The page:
For instance, since the late 1970’s there have been published over a dozen books that focus specifically on women’s “oppression” through the veil and social structure in North Africa, with little reflection upon the writings of feminist scholars from the Maghreb who write in Arabic and with absolutely no heed to counter-narratives that actually contain polyvalent articulations of identity. Many Moroccan, Algerian, and Tunisian writers of Arabic expression have developed theories of liberation and democratic reflection regarding North African women’s identity that do not necessarily inculcate the veil as a prison, or who do not conflate the veil in the Maghreb with issues such as female excision, which is often the case in many Western examinations of Muslim women. One such writer from Casablanca, Khenneta Bennouna, has written extensively on women and Islam in Morocco, yet I have yet to find a library in this country that carries any of her articles in either Arabic or in translation. What I have found, however, are books widely disseminated in the United States, such as Evelyn Accad’s study of francophone literature, The Veil of Shame (1978), which conveys , essentially, a very ethnocentric and reified vision of both the veil and the Muslim woman’s body as the topos upon which to exert Western epistemology and morality. Moreover, Accad fails to present any counter arguments, of which there are many, in defense of the hijab and chooses narratives which painfully fix and homogenize a singular, opaque vision of the North African woman. Or more recently, there is Winifred Woodhull’s Transfigurations of the Maghreb in which Woodhull claims that Abdelkebir Khatibi’s bi-langue mimics French post-structuralism, thus eliding the cultural specificity of Khatibi’s readings while negating the possibility that Khatibi’s ideas might have actually contributed to—rather than borrowed from—the production of French post-structuralist thought. By positing the non-Western subject within Western theories or as a repository of Western knowledge, we create the scene for a more sophisticated hegemonic presence that obfuscates the cultural and historical specificity of the subjects articulated.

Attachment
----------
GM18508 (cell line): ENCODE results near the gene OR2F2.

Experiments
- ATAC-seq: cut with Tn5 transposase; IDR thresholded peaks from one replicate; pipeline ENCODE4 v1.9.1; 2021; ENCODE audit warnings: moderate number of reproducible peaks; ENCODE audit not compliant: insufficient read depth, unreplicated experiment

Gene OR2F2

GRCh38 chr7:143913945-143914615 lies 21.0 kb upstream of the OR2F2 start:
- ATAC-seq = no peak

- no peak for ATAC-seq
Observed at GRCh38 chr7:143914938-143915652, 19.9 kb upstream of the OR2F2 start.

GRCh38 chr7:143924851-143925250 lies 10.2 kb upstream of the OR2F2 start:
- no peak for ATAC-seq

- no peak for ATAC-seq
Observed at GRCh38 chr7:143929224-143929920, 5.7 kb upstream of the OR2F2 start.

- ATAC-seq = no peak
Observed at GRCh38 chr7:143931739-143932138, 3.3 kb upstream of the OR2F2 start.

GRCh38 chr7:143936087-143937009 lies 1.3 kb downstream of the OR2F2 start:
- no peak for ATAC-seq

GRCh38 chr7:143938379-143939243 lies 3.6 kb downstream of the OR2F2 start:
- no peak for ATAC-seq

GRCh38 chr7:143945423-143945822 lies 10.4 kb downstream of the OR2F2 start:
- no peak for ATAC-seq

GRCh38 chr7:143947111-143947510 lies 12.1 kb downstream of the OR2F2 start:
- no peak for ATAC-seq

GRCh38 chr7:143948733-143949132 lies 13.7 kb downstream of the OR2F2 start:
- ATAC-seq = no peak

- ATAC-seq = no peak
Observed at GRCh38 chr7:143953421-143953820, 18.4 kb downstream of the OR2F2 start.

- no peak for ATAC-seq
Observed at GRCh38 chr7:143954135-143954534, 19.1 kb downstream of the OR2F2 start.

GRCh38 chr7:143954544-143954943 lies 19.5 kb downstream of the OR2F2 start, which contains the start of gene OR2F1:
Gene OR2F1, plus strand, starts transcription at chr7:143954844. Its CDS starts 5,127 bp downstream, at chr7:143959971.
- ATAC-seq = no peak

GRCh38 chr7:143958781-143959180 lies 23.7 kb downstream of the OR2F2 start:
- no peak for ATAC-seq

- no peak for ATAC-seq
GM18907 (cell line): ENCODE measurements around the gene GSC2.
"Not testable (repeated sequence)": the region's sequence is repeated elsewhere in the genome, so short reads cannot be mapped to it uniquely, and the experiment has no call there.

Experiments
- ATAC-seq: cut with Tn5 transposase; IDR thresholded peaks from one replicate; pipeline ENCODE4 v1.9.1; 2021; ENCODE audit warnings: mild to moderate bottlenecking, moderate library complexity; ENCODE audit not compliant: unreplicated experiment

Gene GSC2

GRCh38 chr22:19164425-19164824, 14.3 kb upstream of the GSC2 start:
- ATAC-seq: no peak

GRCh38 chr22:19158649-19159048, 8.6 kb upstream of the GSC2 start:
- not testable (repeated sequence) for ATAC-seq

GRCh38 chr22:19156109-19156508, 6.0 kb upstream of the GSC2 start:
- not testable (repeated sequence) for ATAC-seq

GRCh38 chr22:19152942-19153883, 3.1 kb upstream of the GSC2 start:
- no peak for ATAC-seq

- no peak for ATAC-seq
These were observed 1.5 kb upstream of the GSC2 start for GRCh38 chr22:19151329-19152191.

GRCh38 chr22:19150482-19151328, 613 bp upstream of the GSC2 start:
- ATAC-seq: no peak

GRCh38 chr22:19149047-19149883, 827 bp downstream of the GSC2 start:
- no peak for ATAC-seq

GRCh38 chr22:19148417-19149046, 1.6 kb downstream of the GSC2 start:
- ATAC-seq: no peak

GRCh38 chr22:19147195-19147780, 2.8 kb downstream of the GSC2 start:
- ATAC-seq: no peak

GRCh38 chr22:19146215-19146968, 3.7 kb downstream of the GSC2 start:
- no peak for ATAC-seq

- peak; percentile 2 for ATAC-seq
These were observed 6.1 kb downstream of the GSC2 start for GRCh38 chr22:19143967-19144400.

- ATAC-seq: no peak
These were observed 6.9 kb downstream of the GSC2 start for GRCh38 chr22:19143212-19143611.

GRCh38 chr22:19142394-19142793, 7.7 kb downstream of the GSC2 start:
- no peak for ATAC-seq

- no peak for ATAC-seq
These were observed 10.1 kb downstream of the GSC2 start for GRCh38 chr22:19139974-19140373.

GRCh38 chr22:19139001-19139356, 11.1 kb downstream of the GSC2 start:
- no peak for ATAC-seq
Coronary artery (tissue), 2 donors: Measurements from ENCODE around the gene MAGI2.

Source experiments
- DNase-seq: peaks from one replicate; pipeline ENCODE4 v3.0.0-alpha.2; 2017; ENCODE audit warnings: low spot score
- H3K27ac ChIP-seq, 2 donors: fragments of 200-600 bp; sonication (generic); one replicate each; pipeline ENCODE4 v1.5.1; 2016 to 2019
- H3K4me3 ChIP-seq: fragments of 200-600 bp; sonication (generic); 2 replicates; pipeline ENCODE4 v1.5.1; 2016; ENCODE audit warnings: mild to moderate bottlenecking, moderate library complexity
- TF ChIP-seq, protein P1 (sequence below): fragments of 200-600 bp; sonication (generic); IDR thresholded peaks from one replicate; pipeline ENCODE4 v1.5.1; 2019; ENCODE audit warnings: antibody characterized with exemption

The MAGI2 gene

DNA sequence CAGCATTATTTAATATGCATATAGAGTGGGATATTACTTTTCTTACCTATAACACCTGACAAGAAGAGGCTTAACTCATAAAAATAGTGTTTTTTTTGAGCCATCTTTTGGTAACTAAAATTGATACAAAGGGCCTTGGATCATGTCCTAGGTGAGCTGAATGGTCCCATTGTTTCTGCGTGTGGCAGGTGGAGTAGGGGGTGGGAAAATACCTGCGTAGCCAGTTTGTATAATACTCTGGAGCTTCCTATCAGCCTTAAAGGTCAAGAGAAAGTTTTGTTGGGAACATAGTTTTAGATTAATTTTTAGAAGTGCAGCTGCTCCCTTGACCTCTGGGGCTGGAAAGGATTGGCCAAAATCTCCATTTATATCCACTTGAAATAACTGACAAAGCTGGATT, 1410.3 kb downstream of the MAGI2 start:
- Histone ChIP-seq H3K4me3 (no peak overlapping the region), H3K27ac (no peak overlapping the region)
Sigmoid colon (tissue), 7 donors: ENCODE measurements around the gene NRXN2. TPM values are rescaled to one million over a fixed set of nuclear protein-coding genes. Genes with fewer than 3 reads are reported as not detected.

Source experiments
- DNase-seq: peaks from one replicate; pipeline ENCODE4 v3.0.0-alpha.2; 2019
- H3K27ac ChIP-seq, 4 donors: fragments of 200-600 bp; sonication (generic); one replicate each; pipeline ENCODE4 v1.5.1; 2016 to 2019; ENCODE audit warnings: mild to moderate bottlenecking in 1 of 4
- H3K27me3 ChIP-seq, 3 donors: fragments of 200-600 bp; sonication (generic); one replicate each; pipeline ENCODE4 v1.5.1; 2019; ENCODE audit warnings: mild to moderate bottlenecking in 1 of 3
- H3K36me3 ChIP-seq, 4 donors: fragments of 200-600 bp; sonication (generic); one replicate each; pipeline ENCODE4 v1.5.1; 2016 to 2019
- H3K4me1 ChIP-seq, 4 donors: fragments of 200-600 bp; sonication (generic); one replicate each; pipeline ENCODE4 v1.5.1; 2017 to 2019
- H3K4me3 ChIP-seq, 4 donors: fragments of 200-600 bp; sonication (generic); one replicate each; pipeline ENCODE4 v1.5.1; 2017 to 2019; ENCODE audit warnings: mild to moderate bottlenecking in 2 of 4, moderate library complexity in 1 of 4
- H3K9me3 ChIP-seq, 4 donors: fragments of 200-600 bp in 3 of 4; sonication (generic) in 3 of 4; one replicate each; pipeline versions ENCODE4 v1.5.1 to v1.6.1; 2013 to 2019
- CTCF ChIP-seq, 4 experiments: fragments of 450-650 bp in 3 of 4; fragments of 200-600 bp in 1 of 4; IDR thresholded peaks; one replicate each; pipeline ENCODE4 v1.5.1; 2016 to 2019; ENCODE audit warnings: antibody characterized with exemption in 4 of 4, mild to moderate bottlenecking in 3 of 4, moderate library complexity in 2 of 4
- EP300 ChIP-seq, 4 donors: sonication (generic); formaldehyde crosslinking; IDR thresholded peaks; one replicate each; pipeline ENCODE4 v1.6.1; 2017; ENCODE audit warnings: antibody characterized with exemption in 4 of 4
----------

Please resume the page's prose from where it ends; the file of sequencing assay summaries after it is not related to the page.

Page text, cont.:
This essay stems from my own study of postcolonial francophone literature and Moroccan culture, as I am myself implicated within Amselle’s argument of cultural confinement. My position as a researcher living in Morocco admits me into a space of the postmodern colonizer who travels in search the “margins” along the predicated nodes of literary thought and through the conduits of anthropology enabling me to justify learning Arabic, to take part of marriage ceremonies, or simply to be a passive observer. Most of the Moroccans with whom I interacted assumed that I was either an anthropologist or a francophone specialist without my ever having spoken. I was truly vexed by the constant bombardment of assumptions regarding my presence, perhaps because their assumptions were correct. Then upon casually meeting dozens of Peace Corps volunteers and even more numerous anthropologists and francophone literary specialists who were then engaging their own research in Morocco, I began to see the that my contextualization as an anthropologist was a logical assumption or, perhaps, the only venue into which I could enter Moroccan society. In fact, I began to see few differences between the presence of the Peace Corps workers who both directly and indirectly enacted a role of American developmental politics and “cultural diplomacy” and my own status as an investigator of literature. This was especially clear given that most Moroccans cannot access French texts of literature or anthropology due to the pervasiveness of Arabization which has positioned French as a medium of expression only for those educated in the private lycée or for those who are raised in families that stress this language at home.